4. Pierre07
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    Pierre07 Green fingers

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    My real question is if u would do a 50% waterchange every 24hours with fertilized enriched water and with certain water parameters. Will this benefit the system and keep everything more stable and healthy? If this makes sense.
     
  5. Luis Embalo
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    Luis Embalo Valued Contributor

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    Is water cheap in South Africa? :)

    We are talking about 600L of water per week, or more, being moved around.

    I like water changes, but why not setup a trickle water change? One 200L tank on one side, with a pump aerating it, then a hose on the other side using a solenoid to open the water to the main tank. Then refill manually.. :)

    On the holding tank had wood, ferns and anubias..
     
  6. Pierre07
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    Pierre07 Green fingers

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    Yes you will use about 3000 liters of water on a 200 liter tank per month. Maybe adjust to 100% per week. Or reuse water in garden. The idea with the second tank is that u start with a set amount of water so overdosing anything will be difficult. When you do 50% waterchanges normally how do u know how much water was actually taken out and how much to dose without testing. And logic tells me that even with 50% waterchanges a week and using EI you will still get a buildup of ferts. I'm not a chemist or some Einstein so don't shoot me if I'm wrong. But if u add say 30ppm of something per weak and the plants use say 15ppm and u do a 50% waterchange you should technology still have 7.5ppm in the tank then u add another 30ppm during the weak plants use 15ppm .................. it will take some time but a buildup will happen not true. But if u keep on adding water with a concentration of 30ppm and removing the same amount of water at the same time with 30ppm less what the system uses you will not get any buildup. Not true. Logic states this not me so shoot him if this is wrong lol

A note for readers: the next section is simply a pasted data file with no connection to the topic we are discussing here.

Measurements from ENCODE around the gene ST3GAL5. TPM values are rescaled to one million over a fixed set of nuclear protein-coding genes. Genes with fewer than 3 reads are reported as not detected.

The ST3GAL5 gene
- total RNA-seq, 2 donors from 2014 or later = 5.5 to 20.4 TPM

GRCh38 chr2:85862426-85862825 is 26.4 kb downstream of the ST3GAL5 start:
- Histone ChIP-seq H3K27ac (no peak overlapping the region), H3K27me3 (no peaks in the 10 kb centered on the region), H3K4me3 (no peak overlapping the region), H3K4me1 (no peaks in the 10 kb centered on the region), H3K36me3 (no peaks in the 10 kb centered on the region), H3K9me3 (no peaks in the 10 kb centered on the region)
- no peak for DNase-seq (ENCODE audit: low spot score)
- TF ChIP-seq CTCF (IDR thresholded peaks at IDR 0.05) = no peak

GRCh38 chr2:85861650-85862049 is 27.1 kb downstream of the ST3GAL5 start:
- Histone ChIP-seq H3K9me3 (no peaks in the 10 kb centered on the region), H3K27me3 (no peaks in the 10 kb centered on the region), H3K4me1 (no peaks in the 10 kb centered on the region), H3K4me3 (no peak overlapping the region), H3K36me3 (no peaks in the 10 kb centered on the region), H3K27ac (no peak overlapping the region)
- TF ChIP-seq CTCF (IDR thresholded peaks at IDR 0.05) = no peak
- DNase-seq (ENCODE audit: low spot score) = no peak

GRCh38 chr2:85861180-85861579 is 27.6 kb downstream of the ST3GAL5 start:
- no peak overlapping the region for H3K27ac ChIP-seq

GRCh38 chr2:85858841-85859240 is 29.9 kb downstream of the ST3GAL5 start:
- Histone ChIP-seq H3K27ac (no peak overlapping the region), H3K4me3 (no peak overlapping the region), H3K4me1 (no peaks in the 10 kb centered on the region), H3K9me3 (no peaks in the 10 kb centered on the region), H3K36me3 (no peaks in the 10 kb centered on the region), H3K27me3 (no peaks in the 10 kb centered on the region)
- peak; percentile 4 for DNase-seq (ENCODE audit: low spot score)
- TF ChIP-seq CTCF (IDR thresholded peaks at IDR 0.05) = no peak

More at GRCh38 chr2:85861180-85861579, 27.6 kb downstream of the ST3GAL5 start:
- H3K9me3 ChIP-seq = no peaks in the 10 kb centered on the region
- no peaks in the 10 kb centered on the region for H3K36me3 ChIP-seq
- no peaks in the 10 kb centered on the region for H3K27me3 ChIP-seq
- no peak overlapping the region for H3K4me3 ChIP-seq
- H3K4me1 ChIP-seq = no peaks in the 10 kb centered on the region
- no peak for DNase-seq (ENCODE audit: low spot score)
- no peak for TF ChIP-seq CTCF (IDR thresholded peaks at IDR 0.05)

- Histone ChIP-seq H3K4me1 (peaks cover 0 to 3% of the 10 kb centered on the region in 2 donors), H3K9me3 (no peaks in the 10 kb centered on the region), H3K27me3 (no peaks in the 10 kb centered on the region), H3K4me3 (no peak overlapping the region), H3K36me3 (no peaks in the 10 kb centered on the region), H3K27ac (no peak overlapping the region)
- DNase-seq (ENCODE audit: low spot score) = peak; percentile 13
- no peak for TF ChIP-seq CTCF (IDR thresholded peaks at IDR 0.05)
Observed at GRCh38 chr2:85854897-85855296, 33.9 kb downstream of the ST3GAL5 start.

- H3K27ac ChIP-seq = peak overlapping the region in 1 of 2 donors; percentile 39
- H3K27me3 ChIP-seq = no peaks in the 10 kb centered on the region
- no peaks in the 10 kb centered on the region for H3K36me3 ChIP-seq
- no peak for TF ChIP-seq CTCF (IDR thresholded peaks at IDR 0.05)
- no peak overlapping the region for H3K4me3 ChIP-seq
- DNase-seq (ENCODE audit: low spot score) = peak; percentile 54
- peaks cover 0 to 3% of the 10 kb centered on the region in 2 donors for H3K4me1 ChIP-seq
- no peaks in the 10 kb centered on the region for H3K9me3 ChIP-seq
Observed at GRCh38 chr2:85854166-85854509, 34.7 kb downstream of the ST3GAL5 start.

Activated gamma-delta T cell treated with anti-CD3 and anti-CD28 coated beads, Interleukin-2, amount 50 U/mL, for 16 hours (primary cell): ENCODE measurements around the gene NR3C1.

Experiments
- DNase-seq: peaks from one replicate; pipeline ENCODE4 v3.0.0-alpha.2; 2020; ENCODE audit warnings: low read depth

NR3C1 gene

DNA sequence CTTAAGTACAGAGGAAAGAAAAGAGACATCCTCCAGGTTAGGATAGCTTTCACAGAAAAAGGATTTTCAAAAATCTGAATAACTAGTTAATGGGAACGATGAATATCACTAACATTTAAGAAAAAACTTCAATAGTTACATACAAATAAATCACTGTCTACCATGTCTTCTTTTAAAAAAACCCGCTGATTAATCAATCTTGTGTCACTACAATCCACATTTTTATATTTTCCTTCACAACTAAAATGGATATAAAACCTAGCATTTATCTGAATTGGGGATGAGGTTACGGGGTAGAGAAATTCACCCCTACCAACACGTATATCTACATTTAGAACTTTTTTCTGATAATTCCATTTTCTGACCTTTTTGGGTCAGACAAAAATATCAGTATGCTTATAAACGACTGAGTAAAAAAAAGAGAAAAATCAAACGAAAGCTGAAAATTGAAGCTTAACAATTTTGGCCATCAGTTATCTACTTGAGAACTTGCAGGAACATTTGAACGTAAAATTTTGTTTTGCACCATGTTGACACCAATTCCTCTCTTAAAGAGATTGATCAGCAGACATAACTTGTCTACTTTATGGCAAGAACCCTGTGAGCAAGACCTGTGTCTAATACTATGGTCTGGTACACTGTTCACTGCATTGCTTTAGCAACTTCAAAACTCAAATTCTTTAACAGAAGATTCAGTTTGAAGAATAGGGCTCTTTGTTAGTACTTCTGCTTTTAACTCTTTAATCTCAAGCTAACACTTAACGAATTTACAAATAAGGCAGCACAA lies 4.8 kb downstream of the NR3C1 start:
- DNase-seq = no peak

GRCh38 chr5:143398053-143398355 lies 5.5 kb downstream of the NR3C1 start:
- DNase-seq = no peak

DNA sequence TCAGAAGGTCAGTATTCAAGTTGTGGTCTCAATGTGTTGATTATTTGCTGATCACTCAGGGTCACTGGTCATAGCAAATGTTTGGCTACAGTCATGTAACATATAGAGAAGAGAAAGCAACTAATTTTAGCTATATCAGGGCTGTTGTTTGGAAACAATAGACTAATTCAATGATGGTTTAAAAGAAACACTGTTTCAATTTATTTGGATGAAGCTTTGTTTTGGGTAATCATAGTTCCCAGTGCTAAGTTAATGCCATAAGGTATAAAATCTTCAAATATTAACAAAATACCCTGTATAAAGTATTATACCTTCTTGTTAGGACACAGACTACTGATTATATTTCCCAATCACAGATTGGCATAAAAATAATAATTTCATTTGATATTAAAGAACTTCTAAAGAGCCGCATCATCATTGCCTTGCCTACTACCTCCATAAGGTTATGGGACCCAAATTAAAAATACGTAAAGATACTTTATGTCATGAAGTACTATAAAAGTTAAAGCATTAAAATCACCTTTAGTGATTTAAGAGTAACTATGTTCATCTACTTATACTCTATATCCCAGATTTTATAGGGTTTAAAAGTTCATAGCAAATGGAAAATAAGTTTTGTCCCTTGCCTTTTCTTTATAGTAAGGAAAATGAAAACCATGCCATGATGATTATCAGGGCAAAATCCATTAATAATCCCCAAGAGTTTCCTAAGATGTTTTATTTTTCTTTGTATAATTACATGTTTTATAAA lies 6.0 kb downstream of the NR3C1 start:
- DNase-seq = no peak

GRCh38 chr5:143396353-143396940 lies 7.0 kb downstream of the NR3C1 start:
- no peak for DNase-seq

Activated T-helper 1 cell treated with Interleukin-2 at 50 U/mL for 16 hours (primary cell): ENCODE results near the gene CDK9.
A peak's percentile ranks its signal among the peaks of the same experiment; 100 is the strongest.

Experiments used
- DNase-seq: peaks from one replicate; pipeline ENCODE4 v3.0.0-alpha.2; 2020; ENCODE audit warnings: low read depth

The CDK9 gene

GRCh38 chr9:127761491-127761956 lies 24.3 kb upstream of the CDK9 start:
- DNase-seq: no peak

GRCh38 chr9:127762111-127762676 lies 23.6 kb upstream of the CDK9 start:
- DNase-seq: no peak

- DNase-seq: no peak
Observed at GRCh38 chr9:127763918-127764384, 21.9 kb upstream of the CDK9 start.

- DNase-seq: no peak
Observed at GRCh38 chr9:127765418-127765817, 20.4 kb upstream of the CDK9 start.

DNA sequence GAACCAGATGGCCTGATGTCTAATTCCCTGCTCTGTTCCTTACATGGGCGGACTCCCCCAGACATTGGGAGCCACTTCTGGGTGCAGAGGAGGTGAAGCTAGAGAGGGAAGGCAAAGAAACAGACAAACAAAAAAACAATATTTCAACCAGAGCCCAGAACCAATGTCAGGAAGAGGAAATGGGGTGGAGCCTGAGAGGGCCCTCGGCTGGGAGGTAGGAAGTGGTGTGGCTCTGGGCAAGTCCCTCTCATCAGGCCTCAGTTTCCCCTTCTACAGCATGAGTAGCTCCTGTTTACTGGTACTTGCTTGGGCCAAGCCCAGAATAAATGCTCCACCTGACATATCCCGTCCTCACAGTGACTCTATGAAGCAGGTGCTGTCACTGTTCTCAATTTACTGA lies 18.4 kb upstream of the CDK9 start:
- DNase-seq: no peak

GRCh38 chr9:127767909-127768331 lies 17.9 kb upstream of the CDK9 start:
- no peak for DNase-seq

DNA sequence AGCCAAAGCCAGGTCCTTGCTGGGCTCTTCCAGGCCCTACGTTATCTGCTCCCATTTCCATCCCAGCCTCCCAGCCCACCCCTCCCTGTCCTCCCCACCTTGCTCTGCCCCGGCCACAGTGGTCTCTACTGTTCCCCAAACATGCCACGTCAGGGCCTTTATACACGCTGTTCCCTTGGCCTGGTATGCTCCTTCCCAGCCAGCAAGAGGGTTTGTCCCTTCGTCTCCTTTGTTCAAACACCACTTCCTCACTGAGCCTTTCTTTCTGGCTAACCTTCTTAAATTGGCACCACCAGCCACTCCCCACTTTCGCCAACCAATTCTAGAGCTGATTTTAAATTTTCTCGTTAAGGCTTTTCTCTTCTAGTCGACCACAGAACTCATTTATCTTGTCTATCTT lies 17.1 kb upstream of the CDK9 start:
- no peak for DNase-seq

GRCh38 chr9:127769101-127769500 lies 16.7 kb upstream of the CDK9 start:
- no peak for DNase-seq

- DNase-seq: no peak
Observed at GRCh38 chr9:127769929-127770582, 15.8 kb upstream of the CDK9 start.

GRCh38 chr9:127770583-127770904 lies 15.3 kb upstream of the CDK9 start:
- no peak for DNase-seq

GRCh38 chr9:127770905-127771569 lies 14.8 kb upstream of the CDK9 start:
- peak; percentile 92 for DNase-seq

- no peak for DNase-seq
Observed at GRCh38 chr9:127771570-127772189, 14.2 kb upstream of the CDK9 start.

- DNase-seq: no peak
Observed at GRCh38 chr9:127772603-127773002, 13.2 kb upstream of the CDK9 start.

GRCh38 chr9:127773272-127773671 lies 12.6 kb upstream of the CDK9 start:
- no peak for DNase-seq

7. sweetnsour
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    sweetnsour Plant menace

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    hey dude sorry man forget my post ROFL i obviously wasnt reading properly ;-)
     
  8. Pierre07
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    Pierre07 Green fingers

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    :thumbsup: but there is a risk in everything u do. Even having only a tank is a risk. It can crack and burst. Ivan's pipe on his canister came of some time ago. And and...... but there is allot of truth in what u said. The more gadgets the more the possibility of something going wrong.
     
  9. Anonymous
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    You can over-water change. But it does stand to reason that if you can keep your water conditions exactly the same as your tank and do your water changes as a trickle change that it will be constant and better than letting ferts build up over a week and then doing a big water change. Many public aquariums around the world do this as do some fish farms. There are some in tropical regions that simply take water from rivers and channel it straight into their fish farms.